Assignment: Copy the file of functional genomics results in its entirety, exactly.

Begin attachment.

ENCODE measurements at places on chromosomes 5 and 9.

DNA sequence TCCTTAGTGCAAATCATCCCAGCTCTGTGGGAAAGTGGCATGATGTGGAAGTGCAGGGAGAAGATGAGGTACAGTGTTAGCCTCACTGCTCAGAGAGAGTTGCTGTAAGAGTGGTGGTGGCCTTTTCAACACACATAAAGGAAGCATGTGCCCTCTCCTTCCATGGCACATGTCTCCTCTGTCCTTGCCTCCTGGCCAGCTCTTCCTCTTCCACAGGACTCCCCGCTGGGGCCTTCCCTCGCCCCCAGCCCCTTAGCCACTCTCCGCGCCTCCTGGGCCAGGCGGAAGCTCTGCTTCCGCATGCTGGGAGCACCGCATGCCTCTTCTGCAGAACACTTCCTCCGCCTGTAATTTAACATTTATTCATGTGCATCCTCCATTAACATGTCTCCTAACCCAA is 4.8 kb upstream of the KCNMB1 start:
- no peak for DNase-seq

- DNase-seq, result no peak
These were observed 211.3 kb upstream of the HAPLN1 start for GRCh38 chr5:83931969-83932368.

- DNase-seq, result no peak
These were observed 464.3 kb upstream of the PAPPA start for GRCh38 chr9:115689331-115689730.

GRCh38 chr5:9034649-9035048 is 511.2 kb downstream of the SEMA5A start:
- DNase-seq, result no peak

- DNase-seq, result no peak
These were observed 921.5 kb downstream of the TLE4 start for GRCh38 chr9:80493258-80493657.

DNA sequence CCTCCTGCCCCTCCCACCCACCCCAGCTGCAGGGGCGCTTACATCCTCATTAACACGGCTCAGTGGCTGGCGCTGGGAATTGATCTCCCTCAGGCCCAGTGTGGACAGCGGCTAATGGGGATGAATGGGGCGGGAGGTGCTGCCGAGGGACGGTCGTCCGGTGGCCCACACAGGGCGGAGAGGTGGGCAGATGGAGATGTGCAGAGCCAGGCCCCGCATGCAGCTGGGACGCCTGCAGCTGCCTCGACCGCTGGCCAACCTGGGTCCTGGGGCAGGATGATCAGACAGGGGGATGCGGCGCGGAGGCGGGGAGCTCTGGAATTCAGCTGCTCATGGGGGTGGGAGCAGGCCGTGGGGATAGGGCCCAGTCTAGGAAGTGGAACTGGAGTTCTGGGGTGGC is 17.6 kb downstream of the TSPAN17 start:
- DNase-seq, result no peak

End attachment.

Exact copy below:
ENCODE measurements at places on chromosomes 5 and 9.

DNA sequence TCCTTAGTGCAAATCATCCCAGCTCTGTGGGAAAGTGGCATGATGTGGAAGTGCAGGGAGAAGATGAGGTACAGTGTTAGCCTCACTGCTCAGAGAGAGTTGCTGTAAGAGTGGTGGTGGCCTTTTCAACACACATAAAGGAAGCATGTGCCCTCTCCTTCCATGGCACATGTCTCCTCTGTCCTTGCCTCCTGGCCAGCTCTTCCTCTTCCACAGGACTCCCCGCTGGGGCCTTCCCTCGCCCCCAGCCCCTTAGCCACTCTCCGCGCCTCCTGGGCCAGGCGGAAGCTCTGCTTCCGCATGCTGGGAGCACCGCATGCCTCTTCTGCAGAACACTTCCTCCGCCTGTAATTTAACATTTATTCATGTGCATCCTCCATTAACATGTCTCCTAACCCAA is 4.8 kb upstream of the KCNMB1 start:
- no peak for DNase-seq

- DNase-seq, result no peak
These were observed 211.3 kb upstream of the HAPLN1 start for GRCh38 chr5:83931969-83932368.

- DNase-seq, result no peak
These were observed 464.3 kb upstream of the PAPPA start for GRCh38 chr9:115689331-115689730.

GRCh38 chr5:9034649-9035048 is 511.2 kb downstream of the SEMA5A start:
- DNase-seq, result no peak

- DNase-seq, result no peak
These were observed 921.5 kb downstream of the TLE4 start for GRCh38 chr9:80493258-80493657.

DNA sequence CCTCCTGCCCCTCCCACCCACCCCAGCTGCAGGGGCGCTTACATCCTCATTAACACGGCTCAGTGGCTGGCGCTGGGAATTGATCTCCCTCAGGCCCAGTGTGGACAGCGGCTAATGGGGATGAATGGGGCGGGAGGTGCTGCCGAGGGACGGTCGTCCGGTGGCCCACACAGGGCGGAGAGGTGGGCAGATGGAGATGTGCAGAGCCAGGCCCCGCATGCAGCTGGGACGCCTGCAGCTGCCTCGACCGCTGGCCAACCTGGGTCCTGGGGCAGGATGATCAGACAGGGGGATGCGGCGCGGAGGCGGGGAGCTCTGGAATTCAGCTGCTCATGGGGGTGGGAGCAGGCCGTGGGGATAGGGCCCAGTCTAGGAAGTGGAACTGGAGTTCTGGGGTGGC is 17.6 kb downstream of the TSPAN17 start:
- DNase-seq, result no peak